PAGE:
Rumors of the demise of the U.S. dollar as the global safe haven currency remain unfounded.

Forces external to the U.S. are not the only factors keeping U.S. interest rates relatively low.

The Federal Reserve has essentially committed to keeping short-term interest rates at or near zero into 2013. As short-term rates are one of the more visible tools the Fed has to manage the level of overall interest rates, this policy currently supports the very low short-term and long-term U.S. interest rates.

An example of the comfort investors have with the lower level of long-term interest rates is the success the Department of Treasury had in its latest auction of 30-year maturity government bonds. Approximately $13 billion of 30-year maturity bonds were sold by the Treasury to investors at a median yield of 2.89 percent.

One gauge of the success of these Treasury bond auctions is the ratio of interest on the part of investors in the 30 year bond to the amount of bonds actually sold. In the case of this latest auction, the Treasury reported total interest in the new 30-year bond in excess of $39 billion. This compares favorably to the $13 billion sold.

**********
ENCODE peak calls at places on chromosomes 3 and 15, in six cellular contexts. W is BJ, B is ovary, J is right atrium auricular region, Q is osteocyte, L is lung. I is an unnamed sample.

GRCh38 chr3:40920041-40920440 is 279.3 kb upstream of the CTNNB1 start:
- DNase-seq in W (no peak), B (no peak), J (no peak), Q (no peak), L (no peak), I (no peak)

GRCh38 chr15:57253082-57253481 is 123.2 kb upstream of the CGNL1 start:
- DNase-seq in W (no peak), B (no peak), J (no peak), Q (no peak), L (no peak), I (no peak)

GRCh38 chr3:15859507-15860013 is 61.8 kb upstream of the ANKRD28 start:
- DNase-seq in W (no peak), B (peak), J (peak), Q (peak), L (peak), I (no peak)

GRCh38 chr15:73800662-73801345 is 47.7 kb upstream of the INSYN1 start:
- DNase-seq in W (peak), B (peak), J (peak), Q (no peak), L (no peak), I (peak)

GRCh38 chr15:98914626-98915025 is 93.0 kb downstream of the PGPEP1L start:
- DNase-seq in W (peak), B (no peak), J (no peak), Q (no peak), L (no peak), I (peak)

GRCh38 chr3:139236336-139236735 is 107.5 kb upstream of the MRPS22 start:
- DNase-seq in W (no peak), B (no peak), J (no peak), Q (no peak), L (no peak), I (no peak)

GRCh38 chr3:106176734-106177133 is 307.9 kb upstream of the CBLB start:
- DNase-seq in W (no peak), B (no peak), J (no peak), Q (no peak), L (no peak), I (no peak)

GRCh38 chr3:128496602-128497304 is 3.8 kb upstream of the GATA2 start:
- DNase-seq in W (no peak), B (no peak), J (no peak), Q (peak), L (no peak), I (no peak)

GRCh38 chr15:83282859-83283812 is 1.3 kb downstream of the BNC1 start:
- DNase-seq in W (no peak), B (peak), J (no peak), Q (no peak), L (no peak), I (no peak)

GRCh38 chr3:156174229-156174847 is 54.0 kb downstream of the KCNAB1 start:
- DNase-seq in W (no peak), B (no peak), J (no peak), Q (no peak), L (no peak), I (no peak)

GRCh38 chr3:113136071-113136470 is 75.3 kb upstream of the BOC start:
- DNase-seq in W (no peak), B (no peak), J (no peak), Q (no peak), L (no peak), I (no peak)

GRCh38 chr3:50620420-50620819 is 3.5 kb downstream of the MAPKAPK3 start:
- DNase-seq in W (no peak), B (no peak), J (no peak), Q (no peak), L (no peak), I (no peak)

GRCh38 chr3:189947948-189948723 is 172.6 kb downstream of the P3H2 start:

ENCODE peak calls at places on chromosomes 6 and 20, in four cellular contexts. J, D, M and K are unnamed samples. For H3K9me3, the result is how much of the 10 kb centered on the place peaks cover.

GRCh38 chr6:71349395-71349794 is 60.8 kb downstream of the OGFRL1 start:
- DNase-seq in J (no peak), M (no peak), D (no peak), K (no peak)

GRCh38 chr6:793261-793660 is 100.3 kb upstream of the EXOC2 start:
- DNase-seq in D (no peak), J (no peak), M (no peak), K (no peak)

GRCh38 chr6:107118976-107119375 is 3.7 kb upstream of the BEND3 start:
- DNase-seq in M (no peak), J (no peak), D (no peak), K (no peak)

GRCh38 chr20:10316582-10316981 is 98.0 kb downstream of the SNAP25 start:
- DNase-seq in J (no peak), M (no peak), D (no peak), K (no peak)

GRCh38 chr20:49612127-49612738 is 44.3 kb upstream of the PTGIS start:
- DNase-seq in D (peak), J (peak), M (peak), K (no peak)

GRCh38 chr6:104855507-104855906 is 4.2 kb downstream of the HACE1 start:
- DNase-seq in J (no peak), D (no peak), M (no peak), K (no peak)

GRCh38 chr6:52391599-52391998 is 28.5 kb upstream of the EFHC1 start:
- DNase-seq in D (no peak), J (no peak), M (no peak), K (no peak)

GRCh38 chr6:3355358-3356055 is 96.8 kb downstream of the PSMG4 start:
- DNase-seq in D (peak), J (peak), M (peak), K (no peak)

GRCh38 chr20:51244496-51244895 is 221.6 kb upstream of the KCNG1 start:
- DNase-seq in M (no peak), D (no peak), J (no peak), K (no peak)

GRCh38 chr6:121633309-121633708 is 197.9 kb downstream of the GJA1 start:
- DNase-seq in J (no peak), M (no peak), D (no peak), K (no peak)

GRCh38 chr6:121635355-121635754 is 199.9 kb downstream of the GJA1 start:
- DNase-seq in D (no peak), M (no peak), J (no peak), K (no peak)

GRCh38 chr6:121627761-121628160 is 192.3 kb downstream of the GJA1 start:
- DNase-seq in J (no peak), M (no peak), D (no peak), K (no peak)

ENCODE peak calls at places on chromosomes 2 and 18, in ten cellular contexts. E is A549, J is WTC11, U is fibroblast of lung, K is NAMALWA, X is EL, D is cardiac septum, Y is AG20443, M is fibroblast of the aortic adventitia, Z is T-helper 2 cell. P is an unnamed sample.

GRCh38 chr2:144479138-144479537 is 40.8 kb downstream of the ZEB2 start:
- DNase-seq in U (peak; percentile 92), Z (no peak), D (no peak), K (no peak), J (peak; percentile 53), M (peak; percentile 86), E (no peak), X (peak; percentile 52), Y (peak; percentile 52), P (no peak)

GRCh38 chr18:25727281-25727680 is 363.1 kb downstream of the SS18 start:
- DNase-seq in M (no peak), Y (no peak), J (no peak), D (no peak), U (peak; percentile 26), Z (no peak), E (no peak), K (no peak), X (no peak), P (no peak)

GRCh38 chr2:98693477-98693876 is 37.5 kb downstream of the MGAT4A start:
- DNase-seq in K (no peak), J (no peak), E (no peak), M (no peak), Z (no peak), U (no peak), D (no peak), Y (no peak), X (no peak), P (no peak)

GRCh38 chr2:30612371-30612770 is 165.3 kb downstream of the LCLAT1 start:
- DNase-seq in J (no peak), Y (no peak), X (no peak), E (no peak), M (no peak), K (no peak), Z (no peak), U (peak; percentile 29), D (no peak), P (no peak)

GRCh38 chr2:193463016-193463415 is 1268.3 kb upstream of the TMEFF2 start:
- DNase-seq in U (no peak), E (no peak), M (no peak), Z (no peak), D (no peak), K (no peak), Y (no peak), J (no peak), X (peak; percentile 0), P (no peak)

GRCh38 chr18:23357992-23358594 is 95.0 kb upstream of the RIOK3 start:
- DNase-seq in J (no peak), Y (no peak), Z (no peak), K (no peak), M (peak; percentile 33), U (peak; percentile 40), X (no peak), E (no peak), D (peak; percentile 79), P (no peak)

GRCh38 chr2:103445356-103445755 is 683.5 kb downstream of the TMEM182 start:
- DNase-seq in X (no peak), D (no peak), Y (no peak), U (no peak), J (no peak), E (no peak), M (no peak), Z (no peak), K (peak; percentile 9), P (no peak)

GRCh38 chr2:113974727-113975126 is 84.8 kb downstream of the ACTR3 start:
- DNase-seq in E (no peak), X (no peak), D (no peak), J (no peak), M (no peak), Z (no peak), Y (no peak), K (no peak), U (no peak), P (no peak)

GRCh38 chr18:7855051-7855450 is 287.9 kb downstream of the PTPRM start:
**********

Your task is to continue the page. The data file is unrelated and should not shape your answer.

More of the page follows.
One of the reasons the Treasury did not sell $39 billion and meet the level of interest expressed by all potential bond investors is many of the indications of interest were at yields higher than the median rate of 2.89 percent. In other words, investors were interested in additional 30-year bonds, but only at higher yield levels.

Among the wide variety of factors affecting the general appetite of investors in owning 30-year U.S. Treasury-issued debt is the general level of uncertainty global investors feel in the other similar bonds issued by other countries. For investors desiring to own a 30-year maturity bond, there can be a relatively short list of issuers where there is sufficient comfort owning sovereign default risk for the next 30 years.

One significant risk of owning a 30-year maturity bond with such a low interest rate is the possibility overall interest rates will rise during the 30-year period. As the coupon on these bonds is fixed for the 30-year period, a rising interest rate environment will cause the market price of these bonds to fall.

For investors converting a local currency into U.S. dollars to purchase bonds issued by the U.S. Treasury, the interest payments and return of principal at maturity will be in U.S. dollars.

If these non-dollar investors desire to convert their U.S. dollar returns to another currency, changing currency exchange rates introduce an additional level of variability to the return anticipated during the holding period.

Even with these and other risks involved in owning a 30-year maturity, U.S. dollar denominated, Treasury-issued bond, investors are demonstrating a relative level of comfort purchasing these investments.

Kirby Brown is the CEO of Beneficial Financial Group in Salt Lake City.